Commercial Mortgage Borrowers Fail to Retire Debts Even as Lending Rises
More than half of commercial mortgages bundled and sold as bonds have been unable to pay off maturing debt this year even as the availability of financing increases, according to Bank of America Corp.
Between 50 percent and 60 percent of loans on skyscrapers, hotels, shopping malls and apartment complexes failed to refinance within a few months of their maturity date this year, Bank of America Merrill Lynch analysts said in a report. That compares with 15 percent to 20 percent in 2008, according to the analysts led by Roger Lehman in New York. About $11 billion in loans, or one-third of the 2010 total, had hit their expected maturity dates through late May.
The amount of capital available to commercial property owners has improved dramatically over the past year, though it still falls short, according to the report. “The level of financing is not where it was, or even where it needs to be for a full commercial real estate market recovery,” the analysts said.
If borrowers cannot refinance or pay off their loans, they either default or persuade lenders to extend their maturities.
The biggest factor in whether a loan is able to pay off when it comes due is which year it was taken out, as loans written prior to the boom are more conservative. About 64 percent of loans originated in 2004 paid off, compared with 33 percent of those originated in 2005, the analysts said.
Some of the poorest-performing loans are those that delay principal payments through part of the term, the report said. Just 31 percent of so-called period interest-only loans paid off at maturity, compared with 38 percent of loans that amortized from the start, and 39 percent of loans that made no principal payments until maturity, according to the report.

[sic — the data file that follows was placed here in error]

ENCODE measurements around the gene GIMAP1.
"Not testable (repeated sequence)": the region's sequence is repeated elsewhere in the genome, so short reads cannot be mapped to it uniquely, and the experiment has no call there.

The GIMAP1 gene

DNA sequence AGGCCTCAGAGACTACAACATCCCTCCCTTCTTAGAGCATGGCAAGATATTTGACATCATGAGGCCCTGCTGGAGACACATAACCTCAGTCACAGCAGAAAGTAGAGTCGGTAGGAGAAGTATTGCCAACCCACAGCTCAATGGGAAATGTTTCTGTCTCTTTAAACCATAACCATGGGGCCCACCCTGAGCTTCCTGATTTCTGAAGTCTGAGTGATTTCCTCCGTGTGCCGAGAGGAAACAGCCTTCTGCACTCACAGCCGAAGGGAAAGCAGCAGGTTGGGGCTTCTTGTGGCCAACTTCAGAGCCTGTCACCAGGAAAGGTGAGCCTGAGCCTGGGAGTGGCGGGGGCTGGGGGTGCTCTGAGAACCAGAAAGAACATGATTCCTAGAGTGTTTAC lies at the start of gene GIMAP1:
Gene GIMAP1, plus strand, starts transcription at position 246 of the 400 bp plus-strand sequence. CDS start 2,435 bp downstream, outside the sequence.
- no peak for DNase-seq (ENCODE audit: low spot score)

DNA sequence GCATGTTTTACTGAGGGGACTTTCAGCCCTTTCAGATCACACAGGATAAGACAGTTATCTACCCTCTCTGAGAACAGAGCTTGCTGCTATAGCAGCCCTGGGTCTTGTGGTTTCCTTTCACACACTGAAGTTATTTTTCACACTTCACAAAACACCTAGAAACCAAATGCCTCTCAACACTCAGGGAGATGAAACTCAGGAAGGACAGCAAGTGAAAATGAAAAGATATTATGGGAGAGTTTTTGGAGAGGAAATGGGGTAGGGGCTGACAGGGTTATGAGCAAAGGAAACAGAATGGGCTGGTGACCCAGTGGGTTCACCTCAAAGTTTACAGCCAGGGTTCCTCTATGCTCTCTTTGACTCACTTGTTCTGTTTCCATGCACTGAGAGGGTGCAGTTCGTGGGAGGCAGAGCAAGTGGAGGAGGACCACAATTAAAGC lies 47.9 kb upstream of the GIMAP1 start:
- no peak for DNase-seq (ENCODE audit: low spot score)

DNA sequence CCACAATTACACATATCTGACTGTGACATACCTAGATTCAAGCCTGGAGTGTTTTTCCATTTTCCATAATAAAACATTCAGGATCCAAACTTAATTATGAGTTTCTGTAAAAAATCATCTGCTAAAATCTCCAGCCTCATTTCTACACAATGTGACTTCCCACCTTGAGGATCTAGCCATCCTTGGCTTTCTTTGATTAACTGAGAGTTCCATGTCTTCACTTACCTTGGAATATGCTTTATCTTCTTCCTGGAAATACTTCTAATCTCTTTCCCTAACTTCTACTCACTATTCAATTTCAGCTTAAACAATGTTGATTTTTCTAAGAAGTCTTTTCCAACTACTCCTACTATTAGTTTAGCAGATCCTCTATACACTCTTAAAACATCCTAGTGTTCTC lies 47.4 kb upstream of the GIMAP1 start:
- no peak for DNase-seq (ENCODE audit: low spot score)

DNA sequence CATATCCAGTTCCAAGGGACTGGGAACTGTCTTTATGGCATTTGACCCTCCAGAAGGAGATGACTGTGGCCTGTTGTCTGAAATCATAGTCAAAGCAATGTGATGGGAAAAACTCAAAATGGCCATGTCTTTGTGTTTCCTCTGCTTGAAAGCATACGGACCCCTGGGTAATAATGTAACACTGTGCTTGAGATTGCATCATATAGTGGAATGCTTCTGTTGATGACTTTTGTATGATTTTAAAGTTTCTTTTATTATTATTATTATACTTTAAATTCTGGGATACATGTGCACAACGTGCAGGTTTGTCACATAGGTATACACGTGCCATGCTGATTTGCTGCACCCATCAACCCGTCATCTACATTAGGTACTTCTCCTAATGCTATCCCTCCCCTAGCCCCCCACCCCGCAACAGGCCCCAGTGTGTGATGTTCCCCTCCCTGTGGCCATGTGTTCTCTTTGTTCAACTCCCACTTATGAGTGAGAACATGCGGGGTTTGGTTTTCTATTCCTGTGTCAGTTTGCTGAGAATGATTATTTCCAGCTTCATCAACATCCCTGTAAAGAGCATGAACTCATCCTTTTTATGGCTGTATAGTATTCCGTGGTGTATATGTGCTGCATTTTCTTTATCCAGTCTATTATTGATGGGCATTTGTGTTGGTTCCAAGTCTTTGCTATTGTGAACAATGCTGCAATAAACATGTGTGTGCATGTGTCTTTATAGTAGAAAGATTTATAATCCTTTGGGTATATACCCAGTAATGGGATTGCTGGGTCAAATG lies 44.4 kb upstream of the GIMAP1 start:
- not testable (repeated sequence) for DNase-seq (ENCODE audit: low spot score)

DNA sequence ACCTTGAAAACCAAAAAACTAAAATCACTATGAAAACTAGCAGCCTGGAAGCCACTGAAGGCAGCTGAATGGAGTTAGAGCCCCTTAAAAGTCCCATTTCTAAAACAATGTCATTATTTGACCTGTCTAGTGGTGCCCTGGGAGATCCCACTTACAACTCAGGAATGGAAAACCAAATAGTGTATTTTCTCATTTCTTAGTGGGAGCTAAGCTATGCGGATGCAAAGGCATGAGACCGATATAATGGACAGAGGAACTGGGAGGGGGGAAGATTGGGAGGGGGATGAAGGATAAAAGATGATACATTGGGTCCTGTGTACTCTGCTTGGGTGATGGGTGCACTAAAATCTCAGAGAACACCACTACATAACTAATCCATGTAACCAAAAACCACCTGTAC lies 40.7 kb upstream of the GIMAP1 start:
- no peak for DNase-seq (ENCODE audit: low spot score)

The period interest-only loans are “less well underwritten, with higher leverage,” the analysts said. “The very short amortization period does little to reduce that leverage.”
A large number of loans with five-year terms taken out as property values soared and underwriting standards plummeted will come due during the next two years. More than $60 billion of the debt matures in 2011 and $80 billion in 2012, according to Bank of America.
Top-rated debt sold in 2007 yields 2.2 percentage points more relative to benchmark rates than similar bonds sold in 2005, reflecting the view that loans taken out as sales of commercial-mortgage-backed securities peaked are riskier, according to Credit Suisse Group AG data.
A record $251.1 billion of bonds tied to commercial mortgages were sold in 2007 after $223.3 billion in 2006, according to data compiled by Bloomberg. Sales of the debt halted in 2008 as the credit crisis sapped demand, choking off funds to borrowers. Even with government aid, only $3.04 billion of the debt was issued last year. About $1.67 billion has been issued in 2010.
Banks have been slow to write new loans to package for sale as many borrowers struggle to pay off their existing mortgages with property prices down 41 percent from the October 2007 highs, according to Moody’s Investors Service.
Late payments on commercial real estate loans packaged into securities are at a record 7.5 percent, according to Moody’s, and may reach 11 percent by yearend.